Twenty minutes later we were informed that the plane wouldn’t be coming – mechanical problems needed to be addressed and the part would not be available until the next day. We headed up to the park office to find out what our options were. Our choices? Get on the afternoon ferry if they had room, or stay an extra night, hoping to get out on the plane the next day.

We opted for the ferry (this was a shorter three hour ferry) and then determined to make the best of our extended stay, we used our free ½ day rental to take a kayak out in Tobin Harbor. We’d been down at the harbor while waiting for the plane and it could not have been more flat, so I had no concerns about this kayaking trip. This picture of a nearby canoe shows just how flat the water was.

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We spent about an hour and a half out on the water and simply enjoyed the stillness and the peace and quiet. At one point, along the shoreline we could hear voices of hikers on the trail that seemed to be following us. We’d later connect with some of those voices in the guest house while talking to some friends we’d made earlier.

In the afternoon we made our way over to the ferry and after waiting until all of the scheduled passengers got on, made our way aboard. The seats had filled up quickly. I found a table with two empty seats and asked the two young men who were sitting there if the seats were free. They were, so we joined them.

Alex and Ian had been backpacking on the Island as a final trek before the start of their sophomore and junior years at Michigan Institute of Technology. They were really great guys and we enjoyed a lovely conversation on the crossing, discussing everything from travel, to business, to school and families. And they gave us a couple of restaurant recommendations for back in Houghton, which is always great.

Coming into the dock in Copper Harbor the captain blew the whistle and told us to watch out the window, as employees of the restaurants like to come out and wave the ship in. Staff at the Copper Harbor Inn will even come out and dance the cancan. I assumed he was joking, but they did indeed come out and dance.

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Overall, the experience of Isle Royale was great from start to finish. The staff were fantastic and extremely helpful. And Alex mentioned on the ferry ride that while it’s the least visited of all the National Parks, it is the most RE-visited. With such a lovely and unspoiled experience, I can certainly see why.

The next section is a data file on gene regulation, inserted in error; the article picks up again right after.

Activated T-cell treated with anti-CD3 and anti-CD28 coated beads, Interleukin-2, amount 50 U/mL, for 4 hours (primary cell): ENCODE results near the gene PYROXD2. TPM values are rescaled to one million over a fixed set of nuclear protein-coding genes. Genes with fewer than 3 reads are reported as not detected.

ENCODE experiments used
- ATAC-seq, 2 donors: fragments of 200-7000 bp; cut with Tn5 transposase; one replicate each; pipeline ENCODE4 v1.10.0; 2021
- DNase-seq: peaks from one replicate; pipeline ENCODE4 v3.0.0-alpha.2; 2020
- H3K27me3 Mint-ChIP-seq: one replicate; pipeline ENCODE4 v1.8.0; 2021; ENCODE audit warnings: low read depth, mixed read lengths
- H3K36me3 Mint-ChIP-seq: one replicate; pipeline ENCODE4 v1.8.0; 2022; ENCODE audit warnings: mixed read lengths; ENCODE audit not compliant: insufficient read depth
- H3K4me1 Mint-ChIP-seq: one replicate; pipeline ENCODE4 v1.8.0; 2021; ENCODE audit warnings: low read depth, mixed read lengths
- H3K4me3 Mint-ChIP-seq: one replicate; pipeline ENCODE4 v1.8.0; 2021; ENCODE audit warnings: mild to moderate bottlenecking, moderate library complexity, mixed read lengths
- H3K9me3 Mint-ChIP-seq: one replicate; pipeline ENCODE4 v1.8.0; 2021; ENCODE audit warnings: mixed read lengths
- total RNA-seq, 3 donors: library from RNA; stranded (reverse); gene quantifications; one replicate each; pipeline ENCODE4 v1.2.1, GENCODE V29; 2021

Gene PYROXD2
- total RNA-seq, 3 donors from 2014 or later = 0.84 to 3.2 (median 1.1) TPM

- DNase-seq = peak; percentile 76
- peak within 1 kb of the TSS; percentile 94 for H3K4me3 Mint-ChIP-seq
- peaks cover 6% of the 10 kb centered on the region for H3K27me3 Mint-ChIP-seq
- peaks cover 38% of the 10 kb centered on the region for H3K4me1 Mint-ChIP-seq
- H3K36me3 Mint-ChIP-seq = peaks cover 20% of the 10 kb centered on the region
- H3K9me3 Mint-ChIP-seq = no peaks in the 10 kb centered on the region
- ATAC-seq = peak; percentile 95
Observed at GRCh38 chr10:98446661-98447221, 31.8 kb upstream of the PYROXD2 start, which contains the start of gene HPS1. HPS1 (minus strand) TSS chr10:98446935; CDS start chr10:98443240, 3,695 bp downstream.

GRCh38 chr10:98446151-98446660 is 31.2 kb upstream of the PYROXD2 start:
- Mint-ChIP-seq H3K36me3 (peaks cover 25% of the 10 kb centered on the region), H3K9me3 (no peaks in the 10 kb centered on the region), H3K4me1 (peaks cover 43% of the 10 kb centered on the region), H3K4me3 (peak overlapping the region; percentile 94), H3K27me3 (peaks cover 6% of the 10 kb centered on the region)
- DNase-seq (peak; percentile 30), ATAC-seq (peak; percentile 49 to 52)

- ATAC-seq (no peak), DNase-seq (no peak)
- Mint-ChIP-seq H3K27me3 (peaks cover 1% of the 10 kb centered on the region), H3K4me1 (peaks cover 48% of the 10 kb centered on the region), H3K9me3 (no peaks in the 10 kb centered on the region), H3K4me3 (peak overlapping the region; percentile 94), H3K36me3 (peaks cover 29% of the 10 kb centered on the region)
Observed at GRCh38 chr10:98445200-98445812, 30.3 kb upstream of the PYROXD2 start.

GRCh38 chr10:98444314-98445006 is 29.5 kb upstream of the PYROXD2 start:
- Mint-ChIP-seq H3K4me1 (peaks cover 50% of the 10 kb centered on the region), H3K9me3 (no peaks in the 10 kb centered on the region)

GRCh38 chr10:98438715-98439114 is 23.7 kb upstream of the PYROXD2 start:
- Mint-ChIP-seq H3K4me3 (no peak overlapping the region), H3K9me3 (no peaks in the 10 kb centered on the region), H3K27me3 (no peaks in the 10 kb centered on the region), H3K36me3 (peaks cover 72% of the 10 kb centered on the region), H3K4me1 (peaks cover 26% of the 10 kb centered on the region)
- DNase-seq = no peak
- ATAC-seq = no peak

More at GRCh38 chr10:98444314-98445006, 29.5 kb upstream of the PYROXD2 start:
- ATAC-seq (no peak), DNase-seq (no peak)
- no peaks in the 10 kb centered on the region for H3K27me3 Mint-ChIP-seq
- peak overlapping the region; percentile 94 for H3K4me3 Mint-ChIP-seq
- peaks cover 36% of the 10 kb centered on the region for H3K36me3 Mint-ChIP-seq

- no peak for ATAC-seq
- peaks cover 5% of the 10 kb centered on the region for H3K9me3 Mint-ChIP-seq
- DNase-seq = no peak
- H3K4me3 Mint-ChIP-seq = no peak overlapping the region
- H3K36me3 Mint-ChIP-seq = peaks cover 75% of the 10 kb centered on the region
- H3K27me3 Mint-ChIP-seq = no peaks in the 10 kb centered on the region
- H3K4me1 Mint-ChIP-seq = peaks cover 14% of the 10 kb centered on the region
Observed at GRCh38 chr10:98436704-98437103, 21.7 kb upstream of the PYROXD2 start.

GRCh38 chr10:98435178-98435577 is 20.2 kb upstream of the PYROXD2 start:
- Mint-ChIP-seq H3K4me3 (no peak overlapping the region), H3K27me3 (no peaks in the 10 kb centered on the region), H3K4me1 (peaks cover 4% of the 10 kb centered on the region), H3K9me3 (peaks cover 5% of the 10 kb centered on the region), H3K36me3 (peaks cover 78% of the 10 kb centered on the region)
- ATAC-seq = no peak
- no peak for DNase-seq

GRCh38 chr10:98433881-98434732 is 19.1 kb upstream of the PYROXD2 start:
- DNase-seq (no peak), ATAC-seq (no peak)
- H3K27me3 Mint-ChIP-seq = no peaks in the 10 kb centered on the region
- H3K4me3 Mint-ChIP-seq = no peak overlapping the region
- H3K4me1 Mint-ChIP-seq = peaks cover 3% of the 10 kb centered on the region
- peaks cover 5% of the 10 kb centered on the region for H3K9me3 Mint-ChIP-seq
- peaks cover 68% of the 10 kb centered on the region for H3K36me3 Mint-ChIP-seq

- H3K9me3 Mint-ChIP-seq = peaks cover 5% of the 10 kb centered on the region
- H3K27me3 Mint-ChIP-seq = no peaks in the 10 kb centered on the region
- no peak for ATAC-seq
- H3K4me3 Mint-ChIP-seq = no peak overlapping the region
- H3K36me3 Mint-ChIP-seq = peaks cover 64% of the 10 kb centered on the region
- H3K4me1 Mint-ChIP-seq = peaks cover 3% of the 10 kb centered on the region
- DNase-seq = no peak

Please feel free to leave comments or ask questions. We love getting feedback on the trip.

Fear Factor

“Do one thing every day that scares you.” – Eleanor Roosevelt

Wise words from America’s former First Lady. And yet, I have much trouble with this advice. For starters, at my age, I feel I’m allowed the ability to simply say that I don’t want to do something (for any reason, including fear) and be ok with that. But, I do like to try new things – within reason. I’ll experiment with foods, and have gone to many new and different places in recent years. I don’t love flying, but recognize it as a necessary fear to conquer for the privilege of exploration. Yet…

To wise Mrs. Roosevelt’s point, this whole trip is a little bit of a “do something that scares you” kind of proposition for me. I’m very much a homebody, and the thought of this many weeks on the road is a bit terrifying to me. I like being close to my friends and family, and I like the comfort of home. Not my things, per se, but my space – that psychological cushion that comes with familiarity. Additionally, I’ve never been big on camping (and rumor has it we’ll be doing a lot of that), so when you add that in, the potential for anxiety was that much higher. But even accepting that, and choosing to do this thing anyway, I recognized that within the confines of the trip, there would be things that would scare me.

I faced one of them today – with mixed result. I kayaked on Lake Superior.

I had kayaked before. Once. You could call it “trip training.” Back in July, I went with my friend Courtney, in anticipation of this trip. Sriram likes to kayak, and has often mentioned wanting to go together. I found the whole prospect terrifying. I’m not a confident swimmer, and even though I’d be wearing a life jacket, my one experience with being dumped out of a raft while white water rafting left me pretty sure that panic would ensue if I got dumped again. He would never force me to go, or pressure me into it, but I wanted to be open to the experience, so on a random Saturday afternoon, Courtney and I went kayaking on the Sudbury River. It was nice. A little daunting at the start, but overall it was relaxing and fun. I was pleasantly surprised.

But kayaking a small river in Boston just isn’t the same as kayaking Superior. Lake Superior might as well be an ocean. It’s so big it has tidal variations. The waves can get pretty high and because there are so many tourist boats heading to Pictured Rocks (where we’d be heading, too) a significant wake was pretty much guaranteed. Still, I was willing to stop into a kayaking rental place and get some information before making any kind of decision.

So, we stopped into Uncle Ducky’s Outdoor Adventures